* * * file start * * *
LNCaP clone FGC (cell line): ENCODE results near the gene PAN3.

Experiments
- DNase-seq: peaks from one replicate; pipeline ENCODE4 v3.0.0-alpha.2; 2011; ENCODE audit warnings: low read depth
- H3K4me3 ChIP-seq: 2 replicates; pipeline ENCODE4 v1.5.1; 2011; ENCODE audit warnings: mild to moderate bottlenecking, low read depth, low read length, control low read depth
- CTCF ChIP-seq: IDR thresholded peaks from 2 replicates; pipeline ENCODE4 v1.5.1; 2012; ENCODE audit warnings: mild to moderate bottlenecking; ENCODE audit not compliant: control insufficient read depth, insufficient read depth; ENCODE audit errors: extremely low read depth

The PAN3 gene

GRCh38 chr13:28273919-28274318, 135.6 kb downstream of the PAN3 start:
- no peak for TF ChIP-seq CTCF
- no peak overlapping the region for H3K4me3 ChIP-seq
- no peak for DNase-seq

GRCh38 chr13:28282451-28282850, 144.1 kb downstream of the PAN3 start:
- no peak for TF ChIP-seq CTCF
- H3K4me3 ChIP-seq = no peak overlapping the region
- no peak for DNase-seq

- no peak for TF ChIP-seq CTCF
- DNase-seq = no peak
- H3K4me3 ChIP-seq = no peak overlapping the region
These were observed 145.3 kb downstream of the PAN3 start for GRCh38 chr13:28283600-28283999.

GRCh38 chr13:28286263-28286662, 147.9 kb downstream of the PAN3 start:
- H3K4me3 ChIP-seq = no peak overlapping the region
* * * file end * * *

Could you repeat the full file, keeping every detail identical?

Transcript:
LNCaP clone FGC (cell line): ENCODE results near the gene PAN3.

Experiments
- DNase-seq: peaks from one replicate; pipeline ENCODE4 v3.0.0-alpha.2; 2011; ENCODE audit warnings: low read depth
- H3K4me3 ChIP-seq: 2 replicates; pipeline ENCODE4 v1.5.1; 2011; ENCODE audit warnings: mild to moderate bottlenecking, low read depth, low read length, control low read depth
- CTCF ChIP-seq: IDR thresholded peaks from 2 replicates; pipeline ENCODE4 v1.5.1; 2012; ENCODE audit warnings: mild to moderate bottlenecking; ENCODE audit not compliant: control insufficient read depth, insufficient read depth; ENCODE audit errors: extremely low read depth

The PAN3 gene

GRCh38 chr13:28273919-28274318, 135.6 kb downstream of the PAN3 start:
- no peak for TF ChIP-seq CTCF
- no peak overlapping the region for H3K4me3 ChIP-seq
- no peak for DNase-seq

GRCh38 chr13:28282451-28282850, 144.1 kb downstream of the PAN3 start:
- no peak for TF ChIP-seq CTCF
- H3K4me3 ChIP-seq = no peak overlapping the region
- no peak for DNase-seq

- no peak for TF ChIP-seq CTCF
- DNase-seq = no peak
- H3K4me3 ChIP-seq = no peak overlapping the region
These were observed 145.3 kb downstream of the PAN3 start for GRCh38 chr13:28283600-28283999.

GRCh38 chr13:28286263-28286662, 147.9 kb downstream of the PAN3 start:
- H3K4me3 ChIP-seq = no peak overlapping the region